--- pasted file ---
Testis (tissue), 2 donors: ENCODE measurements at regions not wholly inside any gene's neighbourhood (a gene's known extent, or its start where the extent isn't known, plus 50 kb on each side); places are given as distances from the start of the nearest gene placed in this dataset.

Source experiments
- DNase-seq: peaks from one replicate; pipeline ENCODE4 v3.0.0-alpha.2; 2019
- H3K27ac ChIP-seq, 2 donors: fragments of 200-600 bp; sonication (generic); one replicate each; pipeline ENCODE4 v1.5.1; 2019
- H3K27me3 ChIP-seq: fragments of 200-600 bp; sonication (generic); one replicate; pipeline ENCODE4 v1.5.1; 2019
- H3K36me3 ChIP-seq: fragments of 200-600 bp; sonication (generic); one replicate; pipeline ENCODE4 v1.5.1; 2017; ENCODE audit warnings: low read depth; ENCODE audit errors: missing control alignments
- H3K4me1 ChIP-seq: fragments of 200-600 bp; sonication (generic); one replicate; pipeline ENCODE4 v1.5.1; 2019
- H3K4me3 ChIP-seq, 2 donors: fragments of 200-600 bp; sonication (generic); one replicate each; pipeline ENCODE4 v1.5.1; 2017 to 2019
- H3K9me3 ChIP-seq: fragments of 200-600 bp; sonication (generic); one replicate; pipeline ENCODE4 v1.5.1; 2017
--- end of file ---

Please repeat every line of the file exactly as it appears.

Testis (tissue), 2 donors: ENCODE measurements at regions not wholly inside any gene's neighbourhood (a gene's known extent, or its start where the extent isn't known, plus 50 kb on each side); places are given as distances from the start of the nearest gene placed in this dataset.

Source experiments
- DNase-seq: peaks from one replicate; pipeline ENCODE4 v3.0.0-alpha.2; 2019
- H3K27ac ChIP-seq, 2 donors: fragments of 200-600 bp; sonication (generic); one replicate each; pipeline ENCODE4 v1.5.1; 2019
- H3K27me3 ChIP-seq: fragments of 200-600 bp; sonication (generic); one replicate; pipeline ENCODE4 v1.5.1; 2019
- H3K36me3 ChIP-seq: fragments of 200-600 bp; sonication (generic); one replicate; pipeline ENCODE4 v1.5.1; 2017; ENCODE audit warnings: low read depth; ENCODE audit errors: missing control alignments
- H3K4me1 ChIP-seq: fragments of 200-600 bp; sonication (generic); one replicate; pipeline ENCODE4 v1.5.1; 2019
- H3K4me3 ChIP-seq, 2 donors: fragments of 200-600 bp; sonication (generic); one replicate each; pipeline ENCODE4 v1.5.1; 2017 to 2019
- H3K9me3 ChIP-seq: fragments of 200-600 bp; sonication (generic); one replicate; pipeline ENCODE4 v1.5.1; 2017